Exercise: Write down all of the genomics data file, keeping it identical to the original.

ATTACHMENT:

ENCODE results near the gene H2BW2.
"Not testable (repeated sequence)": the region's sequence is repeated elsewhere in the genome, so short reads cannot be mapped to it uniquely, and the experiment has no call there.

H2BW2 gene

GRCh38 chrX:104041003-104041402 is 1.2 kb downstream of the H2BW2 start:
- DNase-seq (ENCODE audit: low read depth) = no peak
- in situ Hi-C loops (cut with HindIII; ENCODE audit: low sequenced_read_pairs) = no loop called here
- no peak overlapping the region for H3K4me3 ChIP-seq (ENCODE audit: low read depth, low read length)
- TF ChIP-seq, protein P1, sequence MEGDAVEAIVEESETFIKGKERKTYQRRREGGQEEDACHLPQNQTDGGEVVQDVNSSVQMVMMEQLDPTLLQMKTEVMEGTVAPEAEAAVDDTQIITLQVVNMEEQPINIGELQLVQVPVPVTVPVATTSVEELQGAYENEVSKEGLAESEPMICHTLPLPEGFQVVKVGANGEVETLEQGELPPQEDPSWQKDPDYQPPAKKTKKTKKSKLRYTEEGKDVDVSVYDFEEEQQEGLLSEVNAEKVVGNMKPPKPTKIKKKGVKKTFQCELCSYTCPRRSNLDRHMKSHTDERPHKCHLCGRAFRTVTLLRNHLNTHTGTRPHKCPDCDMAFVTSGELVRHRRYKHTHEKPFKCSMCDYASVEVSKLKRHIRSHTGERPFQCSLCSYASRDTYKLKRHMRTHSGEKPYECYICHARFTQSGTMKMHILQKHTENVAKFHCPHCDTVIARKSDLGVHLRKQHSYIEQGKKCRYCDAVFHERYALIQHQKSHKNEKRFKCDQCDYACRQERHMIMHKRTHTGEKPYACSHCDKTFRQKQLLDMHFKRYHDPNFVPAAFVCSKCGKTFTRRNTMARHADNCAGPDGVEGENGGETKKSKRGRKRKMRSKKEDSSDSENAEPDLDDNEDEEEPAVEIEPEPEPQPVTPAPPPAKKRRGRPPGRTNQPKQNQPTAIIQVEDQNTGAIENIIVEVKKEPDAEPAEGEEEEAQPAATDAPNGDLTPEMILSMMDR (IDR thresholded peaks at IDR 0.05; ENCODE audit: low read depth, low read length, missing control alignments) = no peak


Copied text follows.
ENCODE results near the gene H2BW2.
"Not testable (repeated sequence)": the region's sequence is repeated elsewhere in the genome, so short reads cannot be mapped to it uniquely, and the experiment has no call there.

H2BW2 gene

GRCh38 chrX:104041003-104041402 is 1.2 kb downstream of the H2BW2 start:
- DNase-seq (ENCODE audit: low read depth) = no peak
- in situ Hi-C loops (cut with HindIII; ENCODE audit: low sequenced_read_pairs) = no loop called here
- no peak overlapping the region for H3K4me3 ChIP-seq (ENCODE audit: low read depth, low read length)
- TF ChIP-seq, protein P1, sequence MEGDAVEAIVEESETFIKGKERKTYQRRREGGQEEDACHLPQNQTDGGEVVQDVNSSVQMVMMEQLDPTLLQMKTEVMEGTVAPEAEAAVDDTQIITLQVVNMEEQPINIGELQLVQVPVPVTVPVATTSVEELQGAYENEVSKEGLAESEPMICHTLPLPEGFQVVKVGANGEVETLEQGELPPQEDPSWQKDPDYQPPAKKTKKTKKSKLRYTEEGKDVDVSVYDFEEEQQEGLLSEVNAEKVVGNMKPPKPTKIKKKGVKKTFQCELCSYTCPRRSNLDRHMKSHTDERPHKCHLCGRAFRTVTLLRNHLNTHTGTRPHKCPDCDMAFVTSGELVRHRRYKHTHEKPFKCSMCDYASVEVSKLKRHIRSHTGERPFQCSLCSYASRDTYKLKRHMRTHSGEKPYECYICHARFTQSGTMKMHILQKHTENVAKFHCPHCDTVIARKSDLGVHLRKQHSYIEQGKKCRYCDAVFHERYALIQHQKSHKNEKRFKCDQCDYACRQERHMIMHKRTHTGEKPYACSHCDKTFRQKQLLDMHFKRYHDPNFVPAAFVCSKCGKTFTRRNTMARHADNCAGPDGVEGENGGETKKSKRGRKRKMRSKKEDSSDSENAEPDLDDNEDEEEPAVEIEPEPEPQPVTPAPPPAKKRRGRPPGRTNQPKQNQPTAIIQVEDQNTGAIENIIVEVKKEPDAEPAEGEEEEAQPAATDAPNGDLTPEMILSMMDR (IDR thresholded peaks at IDR 0.05; ENCODE audit: low read depth, low read length, missing control alignments) = no peak